19 May 2023 - 20 May 2023All dayFaculty of English

Description

Convenor

  • Rhona Jamieson, University of Cambridge

Co-convenors

  • Michael Rizq, University of Cambridge
  • Alexander Hobday, University of Cambridge
  • Tanya Kundu, University of Cambridge
  • Ally Louks, University of Cambridge

Speakers

  • Sarah Dillon, University of Cambridge
  • Rita Felski, University of Virginia
  • Constanze Güthenke, University of Oxford
  • Jonathan Kramnick, Yale University
  • Helen Small, University of Oxford

Summary

The urgency of scholarly analysis of trust, conspiracism, and the relationship between academy and state during the COVID-19 pandemic presents academics with an opportune moment in which to probe evolving and emergent considerations of the functions of criticism. Since Bruno Latour archly observed that critique has ‘run out of steam’, debate within the critical discussions that postcritique thinker Rita Felski has termed the ‘method wars’ have been sometimes fractious. This conference seeks to return, in a generous spirit of collaboration, to imperative questions regarding the humanities’ functions, methods, and contribution both within and beyond the academy.

Postcritique writing has productively reinvigorated assessments of the type of activity the humanities perform. But this growing body of work has also exposed the need for a widespread re-evaluation that both includes and ranges beyond affective philosophies of attachment and strategies of surface reading. Amongst recent interrogations of critical practices, posited solutions have ranged across actor-network theory, ordinary language philosophy, attention to cognitive approaches to texts, new modes of interdisciplinarity, sociological, digital, and quantitative methods, and a reconsideration of the public functions of academic research. There is a critical momentum building behind the question of what kind of activity ‘criticism’ is, and how best to describe and understand the activities of the humanities more broadly. Attending to this question requires both innovation and a rigorous interrogation of the disparities, synchronies, and intersections of critique and postcritique. As Eve Kosofsky Sedgwick delicately articulated, a hermeneutics of suspicion can be ‘one kind of cognitive/affective theoretical practice among other, alternative kinds’. Is it possible that these various methods might offer each other mutual support, or coexist in a disciplinary structure that thrives upon critical variety? This conference seeks to explore the question: What are the assorted functions of our criticism?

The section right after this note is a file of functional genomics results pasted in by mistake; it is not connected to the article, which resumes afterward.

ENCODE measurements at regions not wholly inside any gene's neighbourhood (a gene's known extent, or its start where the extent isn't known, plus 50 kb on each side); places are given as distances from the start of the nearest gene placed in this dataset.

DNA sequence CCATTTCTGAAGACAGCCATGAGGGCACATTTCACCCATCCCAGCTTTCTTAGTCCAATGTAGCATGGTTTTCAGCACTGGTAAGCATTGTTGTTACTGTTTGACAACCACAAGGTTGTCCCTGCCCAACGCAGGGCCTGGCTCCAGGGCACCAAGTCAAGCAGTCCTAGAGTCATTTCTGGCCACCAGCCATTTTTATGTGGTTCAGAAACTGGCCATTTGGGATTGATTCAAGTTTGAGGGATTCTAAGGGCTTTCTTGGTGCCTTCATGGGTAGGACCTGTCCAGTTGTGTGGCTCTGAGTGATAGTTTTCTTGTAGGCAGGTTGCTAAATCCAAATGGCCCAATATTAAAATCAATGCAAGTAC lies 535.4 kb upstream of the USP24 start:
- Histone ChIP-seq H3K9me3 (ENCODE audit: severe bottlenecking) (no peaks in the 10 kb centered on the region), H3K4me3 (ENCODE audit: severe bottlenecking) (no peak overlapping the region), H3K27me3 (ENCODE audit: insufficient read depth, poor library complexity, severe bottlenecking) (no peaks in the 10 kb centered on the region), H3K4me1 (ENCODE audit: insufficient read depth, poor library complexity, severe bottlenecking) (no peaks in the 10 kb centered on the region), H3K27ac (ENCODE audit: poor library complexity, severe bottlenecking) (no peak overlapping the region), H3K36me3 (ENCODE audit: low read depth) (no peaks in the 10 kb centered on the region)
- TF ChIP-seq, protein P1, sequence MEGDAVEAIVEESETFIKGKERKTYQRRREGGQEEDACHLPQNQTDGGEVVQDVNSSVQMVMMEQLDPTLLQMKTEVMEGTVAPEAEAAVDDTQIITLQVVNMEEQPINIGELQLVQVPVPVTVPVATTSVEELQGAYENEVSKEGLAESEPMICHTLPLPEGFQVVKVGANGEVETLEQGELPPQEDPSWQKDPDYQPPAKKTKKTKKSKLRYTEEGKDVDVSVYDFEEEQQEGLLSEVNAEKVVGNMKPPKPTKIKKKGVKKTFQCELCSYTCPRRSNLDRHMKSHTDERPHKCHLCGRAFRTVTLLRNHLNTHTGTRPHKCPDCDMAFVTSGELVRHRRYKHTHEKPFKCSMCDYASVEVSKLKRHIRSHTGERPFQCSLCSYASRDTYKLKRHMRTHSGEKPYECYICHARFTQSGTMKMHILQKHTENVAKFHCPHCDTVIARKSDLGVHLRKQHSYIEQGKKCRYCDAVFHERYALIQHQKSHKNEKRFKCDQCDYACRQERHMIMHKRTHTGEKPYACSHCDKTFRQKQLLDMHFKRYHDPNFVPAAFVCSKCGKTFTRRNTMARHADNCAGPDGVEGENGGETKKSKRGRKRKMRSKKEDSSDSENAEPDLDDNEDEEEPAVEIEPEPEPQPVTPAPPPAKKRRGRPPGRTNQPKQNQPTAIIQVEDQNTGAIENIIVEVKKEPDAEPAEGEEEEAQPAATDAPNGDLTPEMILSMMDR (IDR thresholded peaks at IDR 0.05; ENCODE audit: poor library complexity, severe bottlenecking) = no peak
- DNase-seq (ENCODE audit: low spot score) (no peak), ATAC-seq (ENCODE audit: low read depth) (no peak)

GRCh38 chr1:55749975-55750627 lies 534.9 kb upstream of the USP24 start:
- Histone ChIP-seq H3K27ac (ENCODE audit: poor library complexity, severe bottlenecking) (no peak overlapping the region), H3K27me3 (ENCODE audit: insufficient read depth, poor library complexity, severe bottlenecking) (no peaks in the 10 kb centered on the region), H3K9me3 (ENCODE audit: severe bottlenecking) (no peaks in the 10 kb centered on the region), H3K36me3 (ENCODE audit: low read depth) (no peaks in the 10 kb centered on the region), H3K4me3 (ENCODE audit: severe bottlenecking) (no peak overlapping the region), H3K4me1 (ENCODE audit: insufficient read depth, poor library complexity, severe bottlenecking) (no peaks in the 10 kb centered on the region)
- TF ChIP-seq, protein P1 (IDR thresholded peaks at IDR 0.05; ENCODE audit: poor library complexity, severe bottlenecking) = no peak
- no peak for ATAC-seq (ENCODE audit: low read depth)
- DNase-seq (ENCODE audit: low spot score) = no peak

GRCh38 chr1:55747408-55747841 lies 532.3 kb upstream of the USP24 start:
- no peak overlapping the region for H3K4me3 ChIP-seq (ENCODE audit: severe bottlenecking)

Supported by:

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Programme

Call for papers

Call for papers

What are the assorted functions of our criticism? In the midst of concerns about the relation between the academy and the state, trust in authority, and conspiracism, questions regarding ‘use’ and ‘function’ in the humanities are ever more pressing. Since Bruno Latour archly observed that critique has ‘run out of steam’, the discussions that postcritique thinker Rita Felski has termed the ‘method wars’ have sometimes been fractious. This conference seeks to return, in a generous spirit of collaboration, to imperative questions regarding the humanities’ functions, methods, and contribution both within and beyond the academy.